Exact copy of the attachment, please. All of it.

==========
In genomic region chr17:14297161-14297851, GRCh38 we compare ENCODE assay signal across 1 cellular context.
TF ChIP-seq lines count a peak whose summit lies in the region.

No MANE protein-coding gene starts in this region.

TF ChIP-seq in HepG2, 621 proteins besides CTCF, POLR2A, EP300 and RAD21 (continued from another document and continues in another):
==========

In genomic region chr17:14297161-14297851, GRCh38 we compare ENCODE assay signal across 1 cellular context.
TF ChIP-seq lines count a peak whose summit lies in the region.

No MANE protein-coding gene starts in this region.

TF ChIP-seq in HepG2, 621 proteins besides CTCF, POLR2A, EP300 and RAD21 (continued from another document and continues in another):